BOSTON (CBS) – To a man, most of the Bruins’ players were singing a song about improvement and a better effort after their loss to Pittsburgh Saturday at the TD Garden.
After all, they actually scored a goal in coming up one score shy of tying the Penguins, whereas Thursday against lowly Carolina they were blanked on home ice.
That Boston’s “improved” play wasn’t better enough showed up not just on the scoreboard but on head coach Claude Julien’s bench.
Julien tweaked his lines throughout the third period, which included benching veteran forward Rich Peverley for just about the last six minutes of regulation, in an effort to find the right combination that could make the Bruins’ offense once again resemble the natural disaster it looked like throughout November, December and much of January.
Peverley, who’s been nursing an injury for several months, wasn’t bothered by anything against the Penguins, Julien said. What was probably more bothersome was the right winger’s inability to get a shot on net during the 14:06 of ice time he actually played. In fact, Peverley’s usual linemates in the absence of Nathan Horton, David Krejci and Milan Lucic, also combined to put a goose egg in the shots column.
So while there were players coming and going out of the lineup because of ailments (Dennis Seidenberg required stitches, Brad Marchand got shaken up during a collision) throughout the loss, Julien was also trying to light a fire under some of his better underperforming players.
“It’s a little bit of everything. We still need more out of certain guys,” Julien said after his team lost for the third time in four outings. “At the same time, there were guys banged up and guys going off for a little while. So you kind of mix them up. But I wanted to find a little bit of a spark there when we were down 2-0. Our guys at one point, you could sense it on the bench, that that second goal really hurt us a lot and I really wanted the team to get another spark and start focusing on battling back.”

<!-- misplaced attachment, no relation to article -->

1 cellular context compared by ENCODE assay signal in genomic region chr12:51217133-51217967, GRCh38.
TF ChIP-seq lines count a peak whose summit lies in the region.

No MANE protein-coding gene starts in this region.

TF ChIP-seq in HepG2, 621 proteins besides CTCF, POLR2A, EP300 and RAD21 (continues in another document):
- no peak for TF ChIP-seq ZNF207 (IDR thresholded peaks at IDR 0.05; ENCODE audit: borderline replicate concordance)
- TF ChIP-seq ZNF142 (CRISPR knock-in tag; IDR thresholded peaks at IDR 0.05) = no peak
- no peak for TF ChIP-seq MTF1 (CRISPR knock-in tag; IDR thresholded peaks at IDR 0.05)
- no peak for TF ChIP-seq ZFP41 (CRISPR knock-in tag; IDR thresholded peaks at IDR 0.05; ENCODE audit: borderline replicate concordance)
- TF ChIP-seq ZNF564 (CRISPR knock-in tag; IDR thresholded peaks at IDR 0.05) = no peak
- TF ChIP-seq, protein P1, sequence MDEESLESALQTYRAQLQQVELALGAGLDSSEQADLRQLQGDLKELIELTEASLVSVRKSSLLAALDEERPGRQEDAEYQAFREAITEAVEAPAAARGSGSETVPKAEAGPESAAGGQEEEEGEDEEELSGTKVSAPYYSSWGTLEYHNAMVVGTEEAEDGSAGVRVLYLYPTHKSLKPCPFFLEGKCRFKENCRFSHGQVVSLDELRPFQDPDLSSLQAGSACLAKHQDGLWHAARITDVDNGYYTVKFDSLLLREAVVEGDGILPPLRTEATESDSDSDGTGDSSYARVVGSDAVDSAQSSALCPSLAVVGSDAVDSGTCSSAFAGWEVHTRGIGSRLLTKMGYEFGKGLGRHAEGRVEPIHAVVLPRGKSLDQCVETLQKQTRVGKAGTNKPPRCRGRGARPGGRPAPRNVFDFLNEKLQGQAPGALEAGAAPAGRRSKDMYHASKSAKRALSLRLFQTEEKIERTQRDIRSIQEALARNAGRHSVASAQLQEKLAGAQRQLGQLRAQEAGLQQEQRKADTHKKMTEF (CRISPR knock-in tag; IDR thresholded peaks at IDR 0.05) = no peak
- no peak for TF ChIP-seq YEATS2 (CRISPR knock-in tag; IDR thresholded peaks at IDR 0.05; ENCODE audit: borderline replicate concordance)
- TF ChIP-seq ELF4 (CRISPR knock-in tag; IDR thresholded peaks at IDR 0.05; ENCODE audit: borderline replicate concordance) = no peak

The Bruins cut the lead to 2-1, but failed to bury the equalizer. They scored one goal in their last two games of a three-game homestand and endured a stretch of 119:36 without a goal en route to their first pair of consecutive home losses since October.
There won’t be much time for Julien and his staff to devise a new plan to generate more offense because the Bruins will be right back into action Sunday afternoon in Washington. The solutions are going to have to come from within the corps of players he has at his disposal, immediately and maybe for the future.
The Bruins have picked the worst possible time to struggle.
In the past, they’ve stemmed the tide without a player like Horton. Their depth has won out in most cases. Now that they’ve hit a rut, and they’re not sure how long they’ll be without Horton, acquiring a replacement from elsewhere is going to be difficult. Teams know the Bruins are on the hunt for offense and won’t let Boston get off cheap in a deal for a top-six or even top-nine forward.
Peverley was once a formidable band aid on Boston’s first line during the team’s run to the Stanley Cup championship. He’s proven during his recent stint in Horton’s spot that he’s being miscast. It might be time for Julien to do more line juggling and make sure his top six forwards on a given night are all playing together and often. That could mean putting Seguin with Krejci and Lucic, or adding Lucic to Bergeron and Seguin.
Regardless, the Bruins shouldn’t brag too much about being “better.” When you score just one goal and your defense corps records 20 of your 29 shots, there’s still a lot of room to improve and more hunger has to be found. Starving some of Boston’s underachievers of ice time might be the only way to get the best players on the ice more often and wake up the would-be producers.